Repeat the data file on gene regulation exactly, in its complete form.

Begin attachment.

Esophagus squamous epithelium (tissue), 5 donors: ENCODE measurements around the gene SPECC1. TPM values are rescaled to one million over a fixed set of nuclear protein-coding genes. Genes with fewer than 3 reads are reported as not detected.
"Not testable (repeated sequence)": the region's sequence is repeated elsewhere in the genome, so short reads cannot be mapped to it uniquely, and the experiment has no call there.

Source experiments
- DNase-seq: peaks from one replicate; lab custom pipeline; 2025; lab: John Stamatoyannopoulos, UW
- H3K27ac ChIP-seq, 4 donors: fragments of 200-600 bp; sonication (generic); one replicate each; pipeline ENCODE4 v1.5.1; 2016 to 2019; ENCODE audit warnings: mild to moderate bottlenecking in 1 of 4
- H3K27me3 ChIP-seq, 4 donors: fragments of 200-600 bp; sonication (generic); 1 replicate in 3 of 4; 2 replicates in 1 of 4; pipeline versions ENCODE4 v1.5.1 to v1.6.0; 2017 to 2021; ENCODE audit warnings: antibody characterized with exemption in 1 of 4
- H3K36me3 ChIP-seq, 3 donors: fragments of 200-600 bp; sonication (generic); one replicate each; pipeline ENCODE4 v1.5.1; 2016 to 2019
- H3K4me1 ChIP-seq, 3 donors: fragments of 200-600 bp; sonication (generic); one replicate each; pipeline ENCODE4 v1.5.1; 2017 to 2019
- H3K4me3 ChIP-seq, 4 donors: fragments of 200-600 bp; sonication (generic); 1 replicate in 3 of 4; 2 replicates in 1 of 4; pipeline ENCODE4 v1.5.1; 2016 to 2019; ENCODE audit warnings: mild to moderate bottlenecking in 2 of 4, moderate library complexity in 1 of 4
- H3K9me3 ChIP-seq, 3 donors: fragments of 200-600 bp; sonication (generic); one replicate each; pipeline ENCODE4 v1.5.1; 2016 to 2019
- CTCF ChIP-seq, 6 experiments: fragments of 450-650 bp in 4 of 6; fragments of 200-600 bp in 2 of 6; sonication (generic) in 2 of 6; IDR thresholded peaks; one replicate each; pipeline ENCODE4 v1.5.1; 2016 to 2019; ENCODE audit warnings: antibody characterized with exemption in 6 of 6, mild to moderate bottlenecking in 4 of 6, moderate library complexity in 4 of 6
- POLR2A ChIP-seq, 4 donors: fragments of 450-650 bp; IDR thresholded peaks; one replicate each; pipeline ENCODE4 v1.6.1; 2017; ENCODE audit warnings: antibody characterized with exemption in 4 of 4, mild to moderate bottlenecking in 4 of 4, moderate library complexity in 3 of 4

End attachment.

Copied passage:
Esophagus squamous epithelium (tissue), 5 donors: ENCODE measurements around the gene SPECC1. TPM values are rescaled to one million over a fixed set of nuclear protein-coding genes. Genes with fewer than 3 reads are reported as not detected.
"Not testable (repeated sequence)": the region's sequence is repeated elsewhere in the genome, so short reads cannot be mapped to it uniquely, and the experiment has no call there.

Source experiments
- DNase-seq: peaks from one replicate; lab custom pipeline; 2025; lab: John Stamatoyannopoulos, UW
- H3K27ac ChIP-seq, 4 donors: fragments of 200-600 bp; sonication (generic); one replicate each; pipeline ENCODE4 v1.5.1; 2016 to 2019; ENCODE audit warnings: mild to moderate bottlenecking in 1 of 4
- H3K27me3 ChIP-seq, 4 donors: fragments of 200-600 bp; sonication (generic); 1 replicate in 3 of 4; 2 replicates in 1 of 4; pipeline versions ENCODE4 v1.5.1 to v1.6.0; 2017 to 2021; ENCODE audit warnings: antibody characterized with exemption in 1 of 4
- H3K36me3 ChIP-seq, 3 donors: fragments of 200-600 bp; sonication (generic); one replicate each; pipeline ENCODE4 v1.5.1; 2016 to 2019
- H3K4me1 ChIP-seq, 3 donors: fragments of 200-600 bp; sonication (generic); one replicate each; pipeline ENCODE4 v1.5.1; 2017 to 2019
- H3K4me3 ChIP-seq, 4 donors: fragments of 200-600 bp; sonication (generic); 1 replicate in 3 of 4; 2 replicates in 1 of 4; pipeline ENCODE4 v1.5.1; 2016 to 2019; ENCODE audit warnings: mild to moderate bottlenecking in 2 of 4, moderate library complexity in 1 of 4
- H3K9me3 ChIP-seq, 3 donors: fragments of 200-600 bp; sonication (generic); one replicate each; pipeline ENCODE4 v1.5.1; 2016 to 2019
- CTCF ChIP-seq, 6 experiments: fragments of 450-650 bp in 4 of 6; fragments of 200-600 bp in 2 of 6; sonication (generic) in 2 of 6; IDR thresholded peaks; one replicate each; pipeline ENCODE4 v1.5.1; 2016 to 2019; ENCODE audit warnings: antibody characterized with exemption in 6 of 6, mild to moderate bottlenecking in 4 of 6, moderate library complexity in 4 of 6
- POLR2A ChIP-seq, 4 donors: fragments of 450-650 bp; IDR thresholded peaks; one replicate each; pipeline ENCODE4 v1.6.1; 2017; ENCODE audit warnings: antibody characterized with exemption in 4 of 4, mild to moderate bottlenecking in 4 of 4, moderate library complexity in 3 of 4